Wade added: “Financial markets are discounting a benign outcome for interest rates. This could reflect expectations of a weaker economy, or the appointment of a new Fed chair who is reluctant to tighten (perhaps under political pressure from the president). Janet Yellen's term expires next February.

“On balance though these are risks rather than the central view. We would certainly put more weight on a fiscal stimulus next year than the market given the political pressures for the Republicans to deliver ahead of the mid-term elections. Consequently, alongside a fall in the oil price, tighter policy from the Fed has the potential to trigger an increase in financial market volatility.”

When it comes to the oil price, sharp falls in the commodity in 2014, 2015 and again in 2016 caused volatility to jump as investors became worried about an increase in defaults in the energy sector. But more recent drops in the oil price have failed to lead to a spike in the VIX.

One risk to this, however, is more sustained falls in the oil price should, for example, the OPEC deal break down and the price of Brent crude drops back to $30 a barrel.

The third risk – China – also appears to be of less concern to investors after the authorities regained control over the renminbi by reining in capital outflows, Wade noted. The currency has appreciated recently as foreign exchange reserves stabilised.

“From this perspective it could be argued that volatility is low because investors are now comfortable with the Fed's tightening policy, China has clarified its position on the RMB and the oil price is more stable,” the economist said.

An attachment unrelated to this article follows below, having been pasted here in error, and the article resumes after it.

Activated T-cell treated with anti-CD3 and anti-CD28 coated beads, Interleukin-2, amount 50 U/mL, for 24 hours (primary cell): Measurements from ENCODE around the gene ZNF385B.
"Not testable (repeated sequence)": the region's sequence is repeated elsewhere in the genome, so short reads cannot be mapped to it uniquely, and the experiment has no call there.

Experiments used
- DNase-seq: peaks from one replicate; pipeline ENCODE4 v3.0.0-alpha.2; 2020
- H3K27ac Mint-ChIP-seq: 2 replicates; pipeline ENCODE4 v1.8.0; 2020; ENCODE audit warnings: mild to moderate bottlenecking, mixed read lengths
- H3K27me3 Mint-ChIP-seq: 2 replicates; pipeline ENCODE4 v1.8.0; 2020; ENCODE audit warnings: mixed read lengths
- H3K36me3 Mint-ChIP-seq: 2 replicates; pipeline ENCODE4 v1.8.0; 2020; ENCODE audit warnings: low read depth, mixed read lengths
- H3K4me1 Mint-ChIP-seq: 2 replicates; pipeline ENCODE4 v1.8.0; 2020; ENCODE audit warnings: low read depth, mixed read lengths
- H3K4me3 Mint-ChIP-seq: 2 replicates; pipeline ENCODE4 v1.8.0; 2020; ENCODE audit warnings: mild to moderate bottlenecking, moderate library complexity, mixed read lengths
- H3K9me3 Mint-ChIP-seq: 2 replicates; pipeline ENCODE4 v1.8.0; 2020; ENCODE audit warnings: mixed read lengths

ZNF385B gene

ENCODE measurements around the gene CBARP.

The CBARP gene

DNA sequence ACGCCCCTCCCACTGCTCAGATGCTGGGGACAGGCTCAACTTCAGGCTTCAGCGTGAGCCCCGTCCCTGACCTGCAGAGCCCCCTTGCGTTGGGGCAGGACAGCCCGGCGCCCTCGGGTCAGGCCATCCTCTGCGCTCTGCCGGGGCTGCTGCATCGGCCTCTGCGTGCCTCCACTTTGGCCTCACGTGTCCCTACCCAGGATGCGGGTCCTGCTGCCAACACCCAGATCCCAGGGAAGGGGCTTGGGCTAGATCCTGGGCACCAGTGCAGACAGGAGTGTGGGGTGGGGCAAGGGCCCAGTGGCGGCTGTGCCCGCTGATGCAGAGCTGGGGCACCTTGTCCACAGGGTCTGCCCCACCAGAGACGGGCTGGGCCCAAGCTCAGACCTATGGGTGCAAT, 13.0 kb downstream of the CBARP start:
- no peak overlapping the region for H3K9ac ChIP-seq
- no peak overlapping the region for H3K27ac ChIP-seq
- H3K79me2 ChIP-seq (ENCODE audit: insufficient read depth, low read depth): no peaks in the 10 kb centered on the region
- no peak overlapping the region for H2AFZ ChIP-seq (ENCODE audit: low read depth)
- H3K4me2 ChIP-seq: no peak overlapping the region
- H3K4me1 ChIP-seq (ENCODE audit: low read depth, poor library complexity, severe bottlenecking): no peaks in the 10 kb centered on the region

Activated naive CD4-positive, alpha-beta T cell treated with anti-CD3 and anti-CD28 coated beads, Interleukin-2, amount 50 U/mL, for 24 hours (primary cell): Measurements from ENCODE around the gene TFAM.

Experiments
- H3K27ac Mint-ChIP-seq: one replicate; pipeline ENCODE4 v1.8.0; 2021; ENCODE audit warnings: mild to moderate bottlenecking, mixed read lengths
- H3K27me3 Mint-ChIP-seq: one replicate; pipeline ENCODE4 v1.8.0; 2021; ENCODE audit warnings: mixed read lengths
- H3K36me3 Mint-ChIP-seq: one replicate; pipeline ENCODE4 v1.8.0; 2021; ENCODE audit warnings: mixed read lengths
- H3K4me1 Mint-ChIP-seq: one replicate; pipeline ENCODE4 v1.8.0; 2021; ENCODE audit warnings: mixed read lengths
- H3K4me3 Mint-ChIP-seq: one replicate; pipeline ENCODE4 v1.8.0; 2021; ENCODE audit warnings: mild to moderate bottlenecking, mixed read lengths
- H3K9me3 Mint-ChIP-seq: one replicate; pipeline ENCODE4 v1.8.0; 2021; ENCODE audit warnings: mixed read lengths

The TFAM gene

“We would add that the current low level of volatility today also owes something to favourable political outcomes in Europe where there has been no swing toward populism. We still have to negotiate the German and Italian elections, but so far voters on the continent have chosen not to join the UK in leaving the European Union.”

However, Wade concluded that the three factors discussed above are not the only ones that could cause volatility to jump back up.

“The next shock to markets may not be driven by the Fed, oil or China. It could be geopolitical in origin, for while political risks may have eased in Europe they are building in Asia where tensions between the US and China will rise if North Korea does not ease back on its nuclear weapons programme,” he said.

“Notwithstanding such an outcome, more conventional economic risks are not insignificant. In particular the market appears to be underestimating the potential for US interest rates to rise. The desire to normalise remains high and rates are still well below where most models would have them given where the US is in its cycle.

“However, such pressures will not become apparent until further out. Low inflation will keep the Fed cautious and the start of balance sheet reduction will probably see the Fed pause rate rises to monitor any more general tightening of financial conditions. Unless the Fed signals otherwise, the difference of opinion between the market and the ‘dots’ will probably not be resolved until spring next year. Meanwhile, central bank asset purchases are likely to continue to expand.

“In this environment investors may find it hard to resist being ‘complacent’ as liquidity will continue to drive markets with the risk that they move into bubble territory.”